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Learning leadership development from African Cultures:
A personal perspective


PraxisNote No. 25

Chiku Malunga
Contact:

CADECO

September 2006

SARPN acknowledges INTRAC as a source of this document: www.intrac.org
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Introduction

Leadership development is currently a very high priority for capacity building in Africa. My experience, however, suggests that the plethora of initiatives are largely imported from the West, and tend to have only limited application to the specific African contexts and cultures in which they operate. As a consequence, they achieve only limited success in developing leaders. African culture is at best ignored and at worst viewed simply as a negative obstacle to ‘good leadership’. I believe that, to stand any chance of being effective, leadership development in Africa must be rooted in the influential cultural heritage. To promote ongoing behaviour change in leaders, it is essential to tap into the energy, commitment and authenticity that reside within the culture concerned. New ideas should be grafted onto existing indigenous cultures, rather than simply uprooting them and transplanting foreign models.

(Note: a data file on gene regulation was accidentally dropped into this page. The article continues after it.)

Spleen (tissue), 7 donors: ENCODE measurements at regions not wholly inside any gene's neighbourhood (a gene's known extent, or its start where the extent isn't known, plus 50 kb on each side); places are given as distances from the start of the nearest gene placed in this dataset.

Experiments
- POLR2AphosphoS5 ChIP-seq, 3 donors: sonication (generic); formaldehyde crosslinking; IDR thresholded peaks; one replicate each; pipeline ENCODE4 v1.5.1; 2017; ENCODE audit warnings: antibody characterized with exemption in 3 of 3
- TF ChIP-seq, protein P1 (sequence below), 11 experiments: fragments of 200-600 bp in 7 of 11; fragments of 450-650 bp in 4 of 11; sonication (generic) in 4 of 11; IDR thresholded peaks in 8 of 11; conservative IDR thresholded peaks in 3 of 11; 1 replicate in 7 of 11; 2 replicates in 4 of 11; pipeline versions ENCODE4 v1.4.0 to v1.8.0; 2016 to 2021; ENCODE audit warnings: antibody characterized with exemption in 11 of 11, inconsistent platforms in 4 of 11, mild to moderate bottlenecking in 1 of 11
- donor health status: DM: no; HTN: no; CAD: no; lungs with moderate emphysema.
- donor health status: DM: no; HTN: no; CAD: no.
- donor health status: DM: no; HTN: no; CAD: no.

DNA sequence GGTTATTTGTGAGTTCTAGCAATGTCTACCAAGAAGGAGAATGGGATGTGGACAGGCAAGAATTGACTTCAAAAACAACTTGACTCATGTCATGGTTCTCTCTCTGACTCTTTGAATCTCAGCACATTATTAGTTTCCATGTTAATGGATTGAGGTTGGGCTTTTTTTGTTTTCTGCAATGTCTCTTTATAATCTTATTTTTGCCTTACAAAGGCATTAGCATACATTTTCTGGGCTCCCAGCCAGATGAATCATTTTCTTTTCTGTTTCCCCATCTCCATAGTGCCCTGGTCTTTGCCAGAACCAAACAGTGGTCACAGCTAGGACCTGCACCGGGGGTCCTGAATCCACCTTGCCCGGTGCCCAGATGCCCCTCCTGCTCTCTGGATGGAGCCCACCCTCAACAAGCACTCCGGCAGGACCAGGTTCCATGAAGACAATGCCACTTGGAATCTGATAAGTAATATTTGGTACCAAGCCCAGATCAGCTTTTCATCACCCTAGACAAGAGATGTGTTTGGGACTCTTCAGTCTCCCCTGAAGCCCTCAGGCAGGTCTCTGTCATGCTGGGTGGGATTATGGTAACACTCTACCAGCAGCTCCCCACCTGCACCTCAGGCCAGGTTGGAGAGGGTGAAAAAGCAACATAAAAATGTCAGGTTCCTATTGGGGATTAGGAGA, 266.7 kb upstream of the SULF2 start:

This Praxis Note is inspired by the observation that leadership development from an African cultural perspective is often conspicuous by its absence in most discourses and initiatives. Within the Note I therefore describe aspects of leadership and leadership development in precolonial Africa (though many of the practices identified are still widely followed today, particularly in rural areas). I then go on to draw lessons for leadership development in civil society organisations (CSOs).

These perspectives are based on personal experience as well as limited primary and secondary research, the former comprising interviews with twelve individuals (indigenous authorities and paramount chiefs in rural Blantyre, members of the chiefs’ council and female community elders). Special acknowledgement must go to Professor Gomo Michongwe, who freely gave his time to share with me his reflections and lecture notes from his 50 years of teaching African leadership. Using open-ended checklists, the interviews focused on the interviewees’:

  • understanding of indigenous leadership and leadership development;
  • the opportunities and challenges they see for the indigenous leadership and leadership development model in modern society and organisations;
  • how the model can be made more relevant in modern organisations.
Secondary information was collected from a number of documents mostly from the Internet. Thanks too go to Rick James for considerable editorial support.



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